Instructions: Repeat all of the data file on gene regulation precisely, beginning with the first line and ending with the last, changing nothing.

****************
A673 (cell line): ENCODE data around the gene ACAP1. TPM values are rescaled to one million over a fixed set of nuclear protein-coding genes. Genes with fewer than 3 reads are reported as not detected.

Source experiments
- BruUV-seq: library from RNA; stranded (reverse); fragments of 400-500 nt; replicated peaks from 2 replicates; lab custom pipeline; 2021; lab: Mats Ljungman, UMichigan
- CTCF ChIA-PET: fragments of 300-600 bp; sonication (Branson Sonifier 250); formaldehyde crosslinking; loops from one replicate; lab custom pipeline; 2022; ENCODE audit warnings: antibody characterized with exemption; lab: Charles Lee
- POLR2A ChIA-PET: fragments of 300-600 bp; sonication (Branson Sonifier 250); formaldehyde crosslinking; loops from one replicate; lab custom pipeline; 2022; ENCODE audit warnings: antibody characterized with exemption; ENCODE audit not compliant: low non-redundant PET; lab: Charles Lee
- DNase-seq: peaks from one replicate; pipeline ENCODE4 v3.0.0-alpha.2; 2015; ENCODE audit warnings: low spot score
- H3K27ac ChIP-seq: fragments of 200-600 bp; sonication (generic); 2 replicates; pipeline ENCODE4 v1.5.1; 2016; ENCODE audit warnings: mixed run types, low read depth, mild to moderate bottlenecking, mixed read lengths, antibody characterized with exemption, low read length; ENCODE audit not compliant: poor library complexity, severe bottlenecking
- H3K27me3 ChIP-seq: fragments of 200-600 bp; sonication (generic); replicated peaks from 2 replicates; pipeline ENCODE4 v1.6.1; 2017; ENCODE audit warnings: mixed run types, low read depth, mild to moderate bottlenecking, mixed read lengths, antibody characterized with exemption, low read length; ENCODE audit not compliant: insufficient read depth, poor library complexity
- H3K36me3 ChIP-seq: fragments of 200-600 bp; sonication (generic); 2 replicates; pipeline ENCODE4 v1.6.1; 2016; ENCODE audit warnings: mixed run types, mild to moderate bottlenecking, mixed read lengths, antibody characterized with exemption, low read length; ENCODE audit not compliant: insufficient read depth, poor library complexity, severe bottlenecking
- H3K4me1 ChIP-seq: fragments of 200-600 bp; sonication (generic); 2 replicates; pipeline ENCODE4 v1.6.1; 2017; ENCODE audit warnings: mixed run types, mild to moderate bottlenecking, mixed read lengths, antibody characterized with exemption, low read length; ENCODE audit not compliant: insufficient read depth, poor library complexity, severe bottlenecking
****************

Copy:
A673 (cell line): ENCODE data around the gene ACAP1. TPM values are rescaled to one million over a fixed set of nuclear protein-coding genes. Genes with fewer than 3 reads are reported as not detected.

Source experiments
- BruUV-seq: library from RNA; stranded (reverse); fragments of 400-500 nt; replicated peaks from 2 replicates; lab custom pipeline; 2021; lab: Mats Ljungman, UMichigan
- CTCF ChIA-PET: fragments of 300-600 bp; sonication (Branson Sonifier 250); formaldehyde crosslinking; loops from one replicate; lab custom pipeline; 2022; ENCODE audit warnings: antibody characterized with exemption; lab: Charles Lee
- POLR2A ChIA-PET: fragments of 300-600 bp; sonication (Branson Sonifier 250); formaldehyde crosslinking; loops from one replicate; lab custom pipeline; 2022; ENCODE audit warnings: antibody characterized with exemption; ENCODE audit not compliant: low non-redundant PET; lab: Charles Lee
- DNase-seq: peaks from one replicate; pipeline ENCODE4 v3.0.0-alpha.2; 2015; ENCODE audit warnings: low spot score
- H3K27ac ChIP-seq: fragments of 200-600 bp; sonication (generic); 2 replicates; pipeline ENCODE4 v1.5.1; 2016; ENCODE audit warnings: mixed run types, low read depth, mild to moderate bottlenecking, mixed read lengths, antibody characterized with exemption, low read length; ENCODE audit not compliant: poor library complexity, severe bottlenecking
- H3K27me3 ChIP-seq: fragments of 200-600 bp; sonication (generic); replicated peaks from 2 replicates; pipeline ENCODE4 v1.6.1; 2017; ENCODE audit warnings: mixed run types, low read depth, mild to moderate bottlenecking, mixed read lengths, antibody characterized with exemption, low read length; ENCODE audit not compliant: insufficient read depth, poor library complexity
- H3K36me3 ChIP-seq: fragments of 200-600 bp; sonication (generic); 2 replicates; pipeline ENCODE4 v1.6.1; 2016; ENCODE audit warnings: mixed run types, mild to moderate bottlenecking, mixed read lengths, antibody characterized with exemption, low read length; ENCODE audit not compliant: insufficient read depth, poor library complexity, severe bottlenecking
- H3K4me1 ChIP-seq: fragments of 200-600 bp; sonication (generic); 2 replicates; pipeline ENCODE4 v1.6.1; 2017; ENCODE audit warnings: mixed run types, mild to moderate bottlenecking, mixed read lengths, antibody characterized with exemption, low read length; ENCODE audit not compliant: insufficient read depth, poor library complexity, severe bottlenecking